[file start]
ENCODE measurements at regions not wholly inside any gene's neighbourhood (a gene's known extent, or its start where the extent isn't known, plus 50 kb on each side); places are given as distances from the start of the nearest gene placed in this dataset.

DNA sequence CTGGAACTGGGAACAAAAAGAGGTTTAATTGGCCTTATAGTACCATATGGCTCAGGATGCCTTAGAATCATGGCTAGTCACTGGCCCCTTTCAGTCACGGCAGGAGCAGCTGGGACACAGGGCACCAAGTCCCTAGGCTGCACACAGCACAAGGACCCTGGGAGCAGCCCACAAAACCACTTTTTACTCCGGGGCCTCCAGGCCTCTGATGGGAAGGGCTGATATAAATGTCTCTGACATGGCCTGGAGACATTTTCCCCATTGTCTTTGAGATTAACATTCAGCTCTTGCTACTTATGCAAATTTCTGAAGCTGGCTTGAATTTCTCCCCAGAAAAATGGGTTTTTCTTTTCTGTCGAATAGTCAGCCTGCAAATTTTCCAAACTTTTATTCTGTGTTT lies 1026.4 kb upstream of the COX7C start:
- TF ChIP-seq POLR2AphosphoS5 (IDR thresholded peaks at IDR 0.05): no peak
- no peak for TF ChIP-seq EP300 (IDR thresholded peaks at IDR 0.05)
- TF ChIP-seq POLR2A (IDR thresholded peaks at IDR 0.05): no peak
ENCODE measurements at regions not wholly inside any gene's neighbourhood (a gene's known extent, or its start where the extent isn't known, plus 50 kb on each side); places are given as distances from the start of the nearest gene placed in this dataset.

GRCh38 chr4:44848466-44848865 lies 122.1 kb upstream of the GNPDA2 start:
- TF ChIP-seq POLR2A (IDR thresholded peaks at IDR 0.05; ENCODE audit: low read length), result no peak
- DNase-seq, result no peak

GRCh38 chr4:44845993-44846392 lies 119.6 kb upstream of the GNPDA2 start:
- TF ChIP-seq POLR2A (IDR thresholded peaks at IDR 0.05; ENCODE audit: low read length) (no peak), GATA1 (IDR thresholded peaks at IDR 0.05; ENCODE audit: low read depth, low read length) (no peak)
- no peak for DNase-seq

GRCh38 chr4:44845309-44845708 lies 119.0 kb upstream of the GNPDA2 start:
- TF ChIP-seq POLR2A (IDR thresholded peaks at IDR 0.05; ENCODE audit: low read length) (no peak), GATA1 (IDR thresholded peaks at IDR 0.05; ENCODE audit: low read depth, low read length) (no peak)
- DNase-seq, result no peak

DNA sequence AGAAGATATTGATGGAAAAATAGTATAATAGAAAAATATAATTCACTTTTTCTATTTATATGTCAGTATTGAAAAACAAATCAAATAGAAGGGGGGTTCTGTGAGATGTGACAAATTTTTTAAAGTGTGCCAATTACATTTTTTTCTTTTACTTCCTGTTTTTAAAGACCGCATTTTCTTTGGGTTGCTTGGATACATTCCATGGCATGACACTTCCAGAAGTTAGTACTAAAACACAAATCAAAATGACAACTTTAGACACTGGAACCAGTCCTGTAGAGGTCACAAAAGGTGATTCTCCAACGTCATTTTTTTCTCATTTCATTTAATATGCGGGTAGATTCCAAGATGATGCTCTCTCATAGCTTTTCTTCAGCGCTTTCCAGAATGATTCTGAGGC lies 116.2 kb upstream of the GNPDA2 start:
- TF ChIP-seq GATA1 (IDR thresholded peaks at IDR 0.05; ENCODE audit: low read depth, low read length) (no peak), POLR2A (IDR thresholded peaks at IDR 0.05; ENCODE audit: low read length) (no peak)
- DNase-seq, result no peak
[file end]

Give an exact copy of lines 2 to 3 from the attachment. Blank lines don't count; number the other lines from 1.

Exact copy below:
DNA sequence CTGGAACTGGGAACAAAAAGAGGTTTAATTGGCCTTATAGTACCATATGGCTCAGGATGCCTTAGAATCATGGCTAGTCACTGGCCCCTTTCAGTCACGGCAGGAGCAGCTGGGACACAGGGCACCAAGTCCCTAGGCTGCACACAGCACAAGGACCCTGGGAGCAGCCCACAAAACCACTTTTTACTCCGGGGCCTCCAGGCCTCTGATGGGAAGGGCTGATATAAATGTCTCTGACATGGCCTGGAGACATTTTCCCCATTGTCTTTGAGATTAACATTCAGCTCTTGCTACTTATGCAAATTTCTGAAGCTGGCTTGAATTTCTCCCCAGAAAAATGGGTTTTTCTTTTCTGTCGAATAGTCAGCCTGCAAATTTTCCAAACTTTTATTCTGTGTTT lies 1026.4 kb upstream of the COX7C start:
- TF ChIP-seq POLR2AphosphoS5 (IDR thresholded peaks at IDR 0.05): no peak